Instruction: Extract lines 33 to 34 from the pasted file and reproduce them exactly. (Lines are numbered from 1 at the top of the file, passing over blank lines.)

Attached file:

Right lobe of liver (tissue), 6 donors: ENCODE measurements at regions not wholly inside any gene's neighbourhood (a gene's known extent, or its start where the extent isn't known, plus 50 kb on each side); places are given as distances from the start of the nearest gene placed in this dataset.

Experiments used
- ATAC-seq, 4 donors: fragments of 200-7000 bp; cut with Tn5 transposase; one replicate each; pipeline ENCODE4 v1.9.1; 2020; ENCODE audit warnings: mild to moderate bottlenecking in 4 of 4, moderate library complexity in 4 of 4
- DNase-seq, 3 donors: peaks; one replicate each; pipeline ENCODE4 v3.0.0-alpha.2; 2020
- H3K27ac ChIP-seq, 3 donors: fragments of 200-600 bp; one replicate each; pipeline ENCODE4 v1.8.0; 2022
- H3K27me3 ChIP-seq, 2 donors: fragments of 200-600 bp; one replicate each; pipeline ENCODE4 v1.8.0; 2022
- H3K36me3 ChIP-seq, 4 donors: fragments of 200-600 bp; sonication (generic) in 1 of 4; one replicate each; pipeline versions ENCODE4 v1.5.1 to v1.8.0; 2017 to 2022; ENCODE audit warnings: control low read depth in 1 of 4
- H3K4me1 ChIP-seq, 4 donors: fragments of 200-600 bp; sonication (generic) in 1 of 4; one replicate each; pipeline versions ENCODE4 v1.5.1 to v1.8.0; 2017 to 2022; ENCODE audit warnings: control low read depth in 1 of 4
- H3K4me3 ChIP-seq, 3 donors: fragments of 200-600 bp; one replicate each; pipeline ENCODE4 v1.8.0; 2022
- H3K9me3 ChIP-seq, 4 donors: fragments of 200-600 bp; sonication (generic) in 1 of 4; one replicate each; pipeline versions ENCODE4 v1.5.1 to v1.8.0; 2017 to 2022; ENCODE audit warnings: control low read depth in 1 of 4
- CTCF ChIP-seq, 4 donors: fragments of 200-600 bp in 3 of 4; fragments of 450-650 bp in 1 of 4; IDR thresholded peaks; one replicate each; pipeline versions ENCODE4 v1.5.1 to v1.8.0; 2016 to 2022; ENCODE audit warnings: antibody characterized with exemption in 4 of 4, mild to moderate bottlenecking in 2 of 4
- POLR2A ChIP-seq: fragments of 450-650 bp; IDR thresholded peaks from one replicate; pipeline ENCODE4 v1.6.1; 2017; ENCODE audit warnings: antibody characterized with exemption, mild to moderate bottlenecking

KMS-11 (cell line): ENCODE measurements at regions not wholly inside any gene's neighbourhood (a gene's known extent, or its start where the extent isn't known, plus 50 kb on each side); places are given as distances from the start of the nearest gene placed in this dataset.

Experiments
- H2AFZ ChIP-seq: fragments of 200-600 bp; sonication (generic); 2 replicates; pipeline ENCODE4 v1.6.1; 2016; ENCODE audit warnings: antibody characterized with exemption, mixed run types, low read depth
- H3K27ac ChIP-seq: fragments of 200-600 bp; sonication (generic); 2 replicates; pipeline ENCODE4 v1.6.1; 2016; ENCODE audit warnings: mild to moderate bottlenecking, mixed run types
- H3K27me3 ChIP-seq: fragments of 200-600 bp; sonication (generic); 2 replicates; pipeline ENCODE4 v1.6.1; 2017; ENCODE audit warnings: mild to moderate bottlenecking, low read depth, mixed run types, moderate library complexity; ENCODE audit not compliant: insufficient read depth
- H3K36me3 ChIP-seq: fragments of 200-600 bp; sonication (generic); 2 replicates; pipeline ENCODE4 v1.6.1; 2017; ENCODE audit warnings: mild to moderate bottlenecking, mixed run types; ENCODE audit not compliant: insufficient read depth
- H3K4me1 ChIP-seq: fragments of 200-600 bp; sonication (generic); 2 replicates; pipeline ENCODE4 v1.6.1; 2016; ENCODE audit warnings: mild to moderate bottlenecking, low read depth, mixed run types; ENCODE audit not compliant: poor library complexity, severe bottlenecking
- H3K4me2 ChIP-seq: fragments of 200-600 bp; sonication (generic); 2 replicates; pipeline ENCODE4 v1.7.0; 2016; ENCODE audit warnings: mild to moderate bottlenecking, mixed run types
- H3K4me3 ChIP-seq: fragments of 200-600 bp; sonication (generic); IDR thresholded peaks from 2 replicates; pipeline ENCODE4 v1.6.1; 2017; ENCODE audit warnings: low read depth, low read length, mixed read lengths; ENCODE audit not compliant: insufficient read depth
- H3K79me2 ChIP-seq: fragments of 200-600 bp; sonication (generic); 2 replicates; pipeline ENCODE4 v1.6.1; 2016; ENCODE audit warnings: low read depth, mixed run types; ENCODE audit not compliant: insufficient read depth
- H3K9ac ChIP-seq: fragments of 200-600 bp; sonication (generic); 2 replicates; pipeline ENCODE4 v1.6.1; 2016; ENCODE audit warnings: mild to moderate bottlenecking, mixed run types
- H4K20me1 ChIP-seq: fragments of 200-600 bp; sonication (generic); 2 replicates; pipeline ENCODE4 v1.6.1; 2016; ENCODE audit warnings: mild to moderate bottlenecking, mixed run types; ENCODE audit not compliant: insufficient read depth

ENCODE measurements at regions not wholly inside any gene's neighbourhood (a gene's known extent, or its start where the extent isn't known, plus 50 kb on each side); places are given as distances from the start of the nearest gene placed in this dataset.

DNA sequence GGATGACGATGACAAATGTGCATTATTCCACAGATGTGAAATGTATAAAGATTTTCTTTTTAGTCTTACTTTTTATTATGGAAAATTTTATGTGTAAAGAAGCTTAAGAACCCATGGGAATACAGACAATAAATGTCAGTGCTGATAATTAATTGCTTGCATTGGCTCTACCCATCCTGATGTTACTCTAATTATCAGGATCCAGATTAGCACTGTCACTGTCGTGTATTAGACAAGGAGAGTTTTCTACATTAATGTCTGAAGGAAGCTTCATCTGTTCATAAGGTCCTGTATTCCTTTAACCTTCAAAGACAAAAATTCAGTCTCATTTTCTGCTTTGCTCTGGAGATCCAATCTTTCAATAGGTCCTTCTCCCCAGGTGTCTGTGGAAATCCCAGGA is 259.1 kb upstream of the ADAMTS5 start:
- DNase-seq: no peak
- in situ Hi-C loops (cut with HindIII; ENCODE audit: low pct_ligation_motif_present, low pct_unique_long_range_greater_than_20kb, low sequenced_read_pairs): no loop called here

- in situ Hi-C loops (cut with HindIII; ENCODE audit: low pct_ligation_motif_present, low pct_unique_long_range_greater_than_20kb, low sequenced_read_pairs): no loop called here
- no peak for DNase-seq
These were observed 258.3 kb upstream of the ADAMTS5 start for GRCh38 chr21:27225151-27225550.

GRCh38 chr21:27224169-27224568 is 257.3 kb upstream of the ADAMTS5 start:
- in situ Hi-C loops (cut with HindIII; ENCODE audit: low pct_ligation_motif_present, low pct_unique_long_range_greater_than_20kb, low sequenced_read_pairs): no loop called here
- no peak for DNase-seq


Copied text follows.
- in situ Hi-C loops (cut with HindIII; ENCODE audit: low pct_ligation_motif_present, low pct_unique_long_range_greater_than_20kb, low sequenced_read_pairs): no loop called here
- no peak for DNase-seq